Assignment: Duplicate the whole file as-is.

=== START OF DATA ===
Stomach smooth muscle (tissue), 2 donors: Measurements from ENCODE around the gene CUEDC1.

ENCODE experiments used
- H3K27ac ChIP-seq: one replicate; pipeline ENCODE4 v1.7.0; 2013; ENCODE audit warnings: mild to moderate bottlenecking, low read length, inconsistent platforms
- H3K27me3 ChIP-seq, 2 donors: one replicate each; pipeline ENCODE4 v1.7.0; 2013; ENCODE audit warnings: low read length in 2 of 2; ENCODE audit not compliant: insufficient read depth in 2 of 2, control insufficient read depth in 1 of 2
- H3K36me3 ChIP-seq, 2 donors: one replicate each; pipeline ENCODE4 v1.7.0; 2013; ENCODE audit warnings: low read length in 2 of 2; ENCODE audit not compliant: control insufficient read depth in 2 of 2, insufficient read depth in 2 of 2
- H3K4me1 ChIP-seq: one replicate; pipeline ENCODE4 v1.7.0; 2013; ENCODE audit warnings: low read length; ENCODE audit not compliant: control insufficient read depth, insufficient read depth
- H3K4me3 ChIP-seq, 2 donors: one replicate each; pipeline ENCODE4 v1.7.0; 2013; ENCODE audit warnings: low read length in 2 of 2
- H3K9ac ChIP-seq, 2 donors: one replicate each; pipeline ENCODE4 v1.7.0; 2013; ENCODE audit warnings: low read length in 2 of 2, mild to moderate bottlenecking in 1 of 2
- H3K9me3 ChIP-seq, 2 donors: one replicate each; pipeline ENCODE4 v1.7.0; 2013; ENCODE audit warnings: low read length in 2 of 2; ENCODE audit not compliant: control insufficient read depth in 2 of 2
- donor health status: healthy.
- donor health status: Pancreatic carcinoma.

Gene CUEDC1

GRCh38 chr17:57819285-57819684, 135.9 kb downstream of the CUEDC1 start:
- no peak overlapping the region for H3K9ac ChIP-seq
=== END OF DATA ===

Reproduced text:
Stomach smooth muscle (tissue), 2 donors: Measurements from ENCODE around the gene CUEDC1.

ENCODE experiments used
- H3K27ac ChIP-seq: one replicate; pipeline ENCODE4 v1.7.0; 2013; ENCODE audit warnings: mild to moderate bottlenecking, low read length, inconsistent platforms
- H3K27me3 ChIP-seq, 2 donors: one replicate each; pipeline ENCODE4 v1.7.0; 2013; ENCODE audit warnings: low read length in 2 of 2; ENCODE audit not compliant: insufficient read depth in 2 of 2, control insufficient read depth in 1 of 2
- H3K36me3 ChIP-seq, 2 donors: one replicate each; pipeline ENCODE4 v1.7.0; 2013; ENCODE audit warnings: low read length in 2 of 2; ENCODE audit not compliant: control insufficient read depth in 2 of 2, insufficient read depth in 2 of 2
- H3K4me1 ChIP-seq: one replicate; pipeline ENCODE4 v1.7.0; 2013; ENCODE audit warnings: low read length; ENCODE audit not compliant: control insufficient read depth, insufficient read depth
- H3K4me3 ChIP-seq, 2 donors: one replicate each; pipeline ENCODE4 v1.7.0; 2013; ENCODE audit warnings: low read length in 2 of 2
- H3K9ac ChIP-seq, 2 donors: one replicate each; pipeline ENCODE4 v1.7.0; 2013; ENCODE audit warnings: low read length in 2 of 2, mild to moderate bottlenecking in 1 of 2
- H3K9me3 ChIP-seq, 2 donors: one replicate each; pipeline ENCODE4 v1.7.0; 2013; ENCODE audit warnings: low read length in 2 of 2; ENCODE audit not compliant: control insufficient read depth in 2 of 2
- donor health status: healthy.
- donor health status: Pancreatic carcinoma.

Gene CUEDC1

GRCh38 chr17:57819285-57819684, 135.9 kb downstream of the CUEDC1 start:
- no peak overlapping the region for H3K9ac ChIP-seq